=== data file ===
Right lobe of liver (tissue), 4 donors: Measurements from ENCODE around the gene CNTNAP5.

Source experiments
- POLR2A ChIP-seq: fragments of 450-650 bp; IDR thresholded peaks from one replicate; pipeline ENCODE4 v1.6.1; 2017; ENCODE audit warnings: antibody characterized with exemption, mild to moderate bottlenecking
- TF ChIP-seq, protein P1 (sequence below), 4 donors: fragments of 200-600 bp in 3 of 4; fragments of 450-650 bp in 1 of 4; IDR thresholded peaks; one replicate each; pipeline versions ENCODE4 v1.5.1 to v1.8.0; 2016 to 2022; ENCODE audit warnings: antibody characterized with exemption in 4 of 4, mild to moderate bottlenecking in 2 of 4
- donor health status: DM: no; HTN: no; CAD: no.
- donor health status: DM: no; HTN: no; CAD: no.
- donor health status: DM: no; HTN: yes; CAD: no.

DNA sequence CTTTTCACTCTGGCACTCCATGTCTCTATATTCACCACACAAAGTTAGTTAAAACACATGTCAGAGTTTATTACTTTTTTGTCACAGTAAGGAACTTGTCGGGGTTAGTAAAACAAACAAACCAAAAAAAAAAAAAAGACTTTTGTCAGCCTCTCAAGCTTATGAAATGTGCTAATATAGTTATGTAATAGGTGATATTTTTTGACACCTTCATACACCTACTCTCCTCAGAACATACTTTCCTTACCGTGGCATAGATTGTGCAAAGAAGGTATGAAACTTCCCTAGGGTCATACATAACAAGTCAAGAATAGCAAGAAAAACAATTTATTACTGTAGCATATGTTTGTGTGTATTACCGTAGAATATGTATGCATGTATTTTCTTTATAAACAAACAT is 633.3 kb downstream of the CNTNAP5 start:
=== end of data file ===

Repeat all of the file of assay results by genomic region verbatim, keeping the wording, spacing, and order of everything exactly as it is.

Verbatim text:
Right lobe of liver (tissue), 4 donors: Measurements from ENCODE around the gene CNTNAP5.

Source experiments
- POLR2A ChIP-seq: fragments of 450-650 bp; IDR thresholded peaks from one replicate; pipeline ENCODE4 v1.6.1; 2017; ENCODE audit warnings: antibody characterized with exemption, mild to moderate bottlenecking
- TF ChIP-seq, protein P1 (sequence below), 4 donors: fragments of 200-600 bp in 3 of 4; fragments of 450-650 bp in 1 of 4; IDR thresholded peaks; one replicate each; pipeline versions ENCODE4 v1.5.1 to v1.8.0; 2016 to 2022; ENCODE audit warnings: antibody characterized with exemption in 4 of 4, mild to moderate bottlenecking in 2 of 4
- donor health status: DM: no; HTN: no; CAD: no.
- donor health status: DM: no; HTN: no; CAD: no.
- donor health status: DM: no; HTN: yes; CAD: no.

DNA sequence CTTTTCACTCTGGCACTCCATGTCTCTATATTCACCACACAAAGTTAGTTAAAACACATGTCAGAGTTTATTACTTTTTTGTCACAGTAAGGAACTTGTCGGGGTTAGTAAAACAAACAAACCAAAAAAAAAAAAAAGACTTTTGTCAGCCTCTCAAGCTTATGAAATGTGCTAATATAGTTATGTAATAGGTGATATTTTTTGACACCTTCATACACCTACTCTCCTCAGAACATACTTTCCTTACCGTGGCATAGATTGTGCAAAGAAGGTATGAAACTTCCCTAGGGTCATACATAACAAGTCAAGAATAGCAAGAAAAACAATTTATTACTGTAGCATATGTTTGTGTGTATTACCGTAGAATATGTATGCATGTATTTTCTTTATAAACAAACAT is 633.3 kb downstream of the CNTNAP5 start: